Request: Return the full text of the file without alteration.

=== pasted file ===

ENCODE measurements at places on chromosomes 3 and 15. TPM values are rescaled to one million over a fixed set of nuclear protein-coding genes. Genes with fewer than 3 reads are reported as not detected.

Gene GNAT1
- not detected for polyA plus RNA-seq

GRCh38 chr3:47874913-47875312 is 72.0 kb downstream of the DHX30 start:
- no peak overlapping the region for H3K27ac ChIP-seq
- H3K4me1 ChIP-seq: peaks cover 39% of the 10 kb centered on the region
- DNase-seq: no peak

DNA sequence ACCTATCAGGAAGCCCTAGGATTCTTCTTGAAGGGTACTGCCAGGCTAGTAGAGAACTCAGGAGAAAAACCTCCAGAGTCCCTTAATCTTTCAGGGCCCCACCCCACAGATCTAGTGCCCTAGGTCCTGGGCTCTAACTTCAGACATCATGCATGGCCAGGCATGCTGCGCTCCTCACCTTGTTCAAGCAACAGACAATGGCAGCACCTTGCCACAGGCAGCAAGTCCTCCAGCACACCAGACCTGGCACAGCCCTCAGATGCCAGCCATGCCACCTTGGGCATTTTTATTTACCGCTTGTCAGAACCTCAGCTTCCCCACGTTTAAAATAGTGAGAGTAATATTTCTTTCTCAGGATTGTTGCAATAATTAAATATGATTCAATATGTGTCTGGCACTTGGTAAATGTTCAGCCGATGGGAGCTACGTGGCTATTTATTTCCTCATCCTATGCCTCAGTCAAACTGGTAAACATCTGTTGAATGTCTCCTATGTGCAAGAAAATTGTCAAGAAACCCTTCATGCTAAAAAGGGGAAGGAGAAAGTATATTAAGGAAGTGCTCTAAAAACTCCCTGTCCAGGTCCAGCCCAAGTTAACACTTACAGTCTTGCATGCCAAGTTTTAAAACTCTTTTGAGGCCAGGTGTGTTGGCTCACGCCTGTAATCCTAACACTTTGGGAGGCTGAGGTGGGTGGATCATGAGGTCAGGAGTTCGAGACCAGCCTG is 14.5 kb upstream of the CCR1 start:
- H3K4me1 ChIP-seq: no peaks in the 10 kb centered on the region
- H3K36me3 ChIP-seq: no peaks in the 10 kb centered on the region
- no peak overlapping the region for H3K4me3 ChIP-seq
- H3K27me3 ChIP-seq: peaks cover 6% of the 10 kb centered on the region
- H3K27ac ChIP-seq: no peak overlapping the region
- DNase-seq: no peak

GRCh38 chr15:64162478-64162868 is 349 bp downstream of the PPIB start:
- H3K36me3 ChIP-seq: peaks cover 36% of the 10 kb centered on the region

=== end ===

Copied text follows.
ENCODE measurements at places on chromosomes 3 and 15. TPM values are rescaled to one million over a fixed set of nuclear protein-coding genes. Genes with fewer than 3 reads are reported as not detected.

Gene GNAT1
- not detected for polyA plus RNA-seq

GRCh38 chr3:47874913-47875312 is 72.0 kb downstream of the DHX30 start:
- no peak overlapping the region for H3K27ac ChIP-seq
- H3K4me1 ChIP-seq: peaks cover 39% of the 10 kb centered on the region
- DNase-seq: no peak

DNA sequence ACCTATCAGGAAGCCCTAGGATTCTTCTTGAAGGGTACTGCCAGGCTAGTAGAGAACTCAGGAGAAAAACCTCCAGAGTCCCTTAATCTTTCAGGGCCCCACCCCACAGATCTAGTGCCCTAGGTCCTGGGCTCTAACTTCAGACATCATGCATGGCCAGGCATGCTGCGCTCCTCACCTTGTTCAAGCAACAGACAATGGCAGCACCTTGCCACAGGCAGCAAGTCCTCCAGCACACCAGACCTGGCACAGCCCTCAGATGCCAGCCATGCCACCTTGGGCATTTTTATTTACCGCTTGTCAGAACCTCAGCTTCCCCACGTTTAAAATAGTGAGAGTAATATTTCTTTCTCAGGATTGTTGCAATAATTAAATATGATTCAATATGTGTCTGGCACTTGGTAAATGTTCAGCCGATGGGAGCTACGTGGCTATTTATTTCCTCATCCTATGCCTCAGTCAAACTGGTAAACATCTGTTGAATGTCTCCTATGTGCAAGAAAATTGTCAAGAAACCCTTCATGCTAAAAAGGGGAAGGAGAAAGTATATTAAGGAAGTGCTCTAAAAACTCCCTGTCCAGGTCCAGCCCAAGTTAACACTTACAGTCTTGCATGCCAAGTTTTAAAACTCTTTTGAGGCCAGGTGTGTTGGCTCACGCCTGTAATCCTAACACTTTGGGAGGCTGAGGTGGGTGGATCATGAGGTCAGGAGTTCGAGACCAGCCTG is 14.5 kb upstream of the CCR1 start:
- H3K4me1 ChIP-seq: no peaks in the 10 kb centered on the region
- H3K36me3 ChIP-seq: no peaks in the 10 kb centered on the region
- no peak overlapping the region for H3K4me3 ChIP-seq
- H3K27me3 ChIP-seq: peaks cover 6% of the 10 kb centered on the region
- H3K27ac ChIP-seq: no peak overlapping the region
- DNase-seq: no peak

GRCh38 chr15:64162478-64162868 is 349 bp downstream of the PPIB start:
- H3K36me3 ChIP-seq: peaks cover 36% of the 10 kb centered on the region